“It’s not a very long show,” he said, “but it has a lot of interesting use of puppetry.”
Following the show, he will talk about the puppets and answer questions.
Lee first fell under the spell of puppets while growing up in Hawaii. At age 16, he was involved in a puppet show during a summer program.
He went on to study acting at Carnegie Mellon University, and while working in New York City he rediscovered puppetry at La MaMa Experimental Theater.
Puppetry brought together his love of performing and design.
“I realized within the form of puppetry, I could be the source of the material, the source of the story, the source of the design, the source of the storytelling, and that...was an amazing freedom.”
He sees his work is deepening and changing over the years, and it has taken him all over the world where he’s encountered many beautiful puppetry traditions.
“I’m interested in exposing folks to interesting, modern contemporary puppetry and also highlighting the fact that these traditions exist throughout the world and are an expression of the human spirit and character.”
Sandglass Theater and ‘Babylon’
“Babylon is a piece about refugees and asylum seekers,” said Eric Bass, co-founder and co-artistic director of Sandglass Theater in Putney, Vermont.
Because of COVID, the theater company was not able to travel to Helena, but will be showing a professionally made film of the performance to a limited-size audience at The Myrna Loy.
Sandglass started working on the piece five or six years ago, when huge numbers of refugees were fleeing the war in Syria, unrest in the Middle East and famine.
Based on interviews with refugees in Vermont, the story’s characters are composites or amalgamations of different refugees’ lives and stories.
They include an Afghan mother, a Syrian man, a boy from El Salvador, a father and daughter from Burundi, a ghost from a 1940s war in Europe and a caterpillar.
“We don’t know what happens to most of these people,” Bass said of the thousands of refugees around the world. Research indicates only 1 % of refugees find a new home.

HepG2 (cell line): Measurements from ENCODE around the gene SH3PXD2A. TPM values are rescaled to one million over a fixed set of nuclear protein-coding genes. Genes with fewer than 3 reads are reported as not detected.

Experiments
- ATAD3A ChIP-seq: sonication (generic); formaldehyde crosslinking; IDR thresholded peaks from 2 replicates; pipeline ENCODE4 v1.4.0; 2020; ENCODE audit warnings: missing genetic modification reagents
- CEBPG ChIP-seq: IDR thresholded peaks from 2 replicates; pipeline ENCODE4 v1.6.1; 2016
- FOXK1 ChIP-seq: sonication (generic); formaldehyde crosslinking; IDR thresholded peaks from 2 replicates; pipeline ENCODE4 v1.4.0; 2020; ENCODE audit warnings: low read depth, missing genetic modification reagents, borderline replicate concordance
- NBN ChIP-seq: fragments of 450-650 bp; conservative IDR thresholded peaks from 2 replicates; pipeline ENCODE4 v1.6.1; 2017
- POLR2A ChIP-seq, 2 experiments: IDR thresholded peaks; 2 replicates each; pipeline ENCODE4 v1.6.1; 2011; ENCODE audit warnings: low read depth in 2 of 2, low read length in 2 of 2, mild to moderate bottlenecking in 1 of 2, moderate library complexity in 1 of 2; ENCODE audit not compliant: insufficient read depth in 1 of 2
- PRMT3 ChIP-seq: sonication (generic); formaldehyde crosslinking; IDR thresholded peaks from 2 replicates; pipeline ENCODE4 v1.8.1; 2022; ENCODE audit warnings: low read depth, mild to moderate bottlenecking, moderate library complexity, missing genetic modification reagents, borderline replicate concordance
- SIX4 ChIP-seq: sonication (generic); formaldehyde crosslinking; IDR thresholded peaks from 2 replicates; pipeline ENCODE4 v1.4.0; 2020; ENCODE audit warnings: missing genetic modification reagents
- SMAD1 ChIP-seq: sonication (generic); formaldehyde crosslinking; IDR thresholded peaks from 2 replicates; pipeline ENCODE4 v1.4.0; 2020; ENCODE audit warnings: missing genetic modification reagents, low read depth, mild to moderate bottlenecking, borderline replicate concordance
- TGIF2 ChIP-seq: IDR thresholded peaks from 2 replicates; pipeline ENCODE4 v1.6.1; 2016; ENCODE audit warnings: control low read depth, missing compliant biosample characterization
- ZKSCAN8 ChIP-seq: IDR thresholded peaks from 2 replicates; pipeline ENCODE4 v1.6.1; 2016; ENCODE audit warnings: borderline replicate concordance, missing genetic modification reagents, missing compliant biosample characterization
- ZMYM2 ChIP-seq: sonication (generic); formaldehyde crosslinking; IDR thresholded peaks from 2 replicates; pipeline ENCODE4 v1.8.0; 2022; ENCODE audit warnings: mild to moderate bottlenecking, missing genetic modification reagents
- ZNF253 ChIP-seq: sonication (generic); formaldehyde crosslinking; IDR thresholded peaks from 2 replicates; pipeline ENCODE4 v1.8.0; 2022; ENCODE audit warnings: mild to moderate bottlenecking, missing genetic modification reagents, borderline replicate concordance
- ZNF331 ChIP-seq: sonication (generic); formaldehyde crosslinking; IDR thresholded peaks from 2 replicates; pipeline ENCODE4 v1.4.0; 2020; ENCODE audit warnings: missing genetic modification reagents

Another layer of the story is the ensemble acting out how the refugees will be received in this country, portraying racism, fear, Islamophobia and more.
“A lot of it is in song...extraordinary songs,” said Bass, who wrote the text and worked with composer Brendan Taaffe, who wrote the music.
The ensemble of puppeteers are all singers and actors, and they are manipulating full-body puppet figures that are one-third life size.
“It’s a form of puppetry that’s taken root in the United States and Europe, based on our understanding of bunraku, a Japanese classical form of puppetry.”
The play also uses three crankies or scrolls. “Through the crankies we can see the magnitude of the migration and the kind of journey they were on.”
Puppetry is so effective at storytelling, he said, because puppets have a natural theatricality and “because it’s an invitation for us to animate it with our own imagination.”
The film will be followed by a short presentation.
Tickets for “Tomte” are $12 adults and $10 for those age 12 and under.
Tickets for the screening of “Babylon” are $10 adults and $8 students.
All patrons and staff are required to wear masks, and seating is limited to allow for social distancing.
The Myrna Loy is located at 15 N. Ewing, https://themyrnaloy.com/ or call 443-0287 for details.